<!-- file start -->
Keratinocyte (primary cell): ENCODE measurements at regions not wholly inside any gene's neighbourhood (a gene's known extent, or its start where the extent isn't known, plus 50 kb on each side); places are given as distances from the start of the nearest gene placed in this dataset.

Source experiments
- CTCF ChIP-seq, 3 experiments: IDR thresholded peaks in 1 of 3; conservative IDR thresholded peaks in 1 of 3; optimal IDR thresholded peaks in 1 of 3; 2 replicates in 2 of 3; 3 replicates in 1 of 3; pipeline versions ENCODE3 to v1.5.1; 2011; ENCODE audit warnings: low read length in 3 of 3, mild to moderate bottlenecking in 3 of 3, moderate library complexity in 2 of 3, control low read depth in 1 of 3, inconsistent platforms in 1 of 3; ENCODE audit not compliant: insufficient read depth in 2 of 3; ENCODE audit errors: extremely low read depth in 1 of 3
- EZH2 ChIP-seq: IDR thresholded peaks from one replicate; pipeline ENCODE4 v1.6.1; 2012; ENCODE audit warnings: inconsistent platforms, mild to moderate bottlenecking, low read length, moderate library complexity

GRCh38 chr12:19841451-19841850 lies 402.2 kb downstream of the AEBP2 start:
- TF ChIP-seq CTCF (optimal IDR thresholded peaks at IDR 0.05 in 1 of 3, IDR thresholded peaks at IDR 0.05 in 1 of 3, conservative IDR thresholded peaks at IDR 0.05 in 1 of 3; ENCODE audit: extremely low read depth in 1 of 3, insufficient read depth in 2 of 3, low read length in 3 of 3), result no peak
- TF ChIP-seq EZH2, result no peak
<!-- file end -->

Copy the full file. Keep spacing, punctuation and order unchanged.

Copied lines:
Keratinocyte (primary cell): ENCODE measurements at regions not wholly inside any gene's neighbourhood (a gene's known extent, or its start where the extent isn't known, plus 50 kb on each side); places are given as distances from the start of the nearest gene placed in this dataset.

Source experiments
- CTCF ChIP-seq, 3 experiments: IDR thresholded peaks in 1 of 3; conservative IDR thresholded peaks in 1 of 3; optimal IDR thresholded peaks in 1 of 3; 2 replicates in 2 of 3; 3 replicates in 1 of 3; pipeline versions ENCODE3 to v1.5.1; 2011; ENCODE audit warnings: low read length in 3 of 3, mild to moderate bottlenecking in 3 of 3, moderate library complexity in 2 of 3, control low read depth in 1 of 3, inconsistent platforms in 1 of 3; ENCODE audit not compliant: insufficient read depth in 2 of 3; ENCODE audit errors: extremely low read depth in 1 of 3
- EZH2 ChIP-seq: IDR thresholded peaks from one replicate; pipeline ENCODE4 v1.6.1; 2012; ENCODE audit warnings: inconsistent platforms, mild to moderate bottlenecking, low read length, moderate library complexity

GRCh38 chr12:19841451-19841850 lies 402.2 kb downstream of the AEBP2 start:
- TF ChIP-seq CTCF (optimal IDR thresholded peaks at IDR 0.05 in 1 of 3, IDR thresholded peaks at IDR 0.05 in 1 of 3, conservative IDR thresholded peaks at IDR 0.05 in 1 of 3; ENCODE audit: extremely low read depth in 1 of 3, insufficient read depth in 2 of 3, low read length in 3 of 3), result no peak
- TF ChIP-seq EZH2, result no peak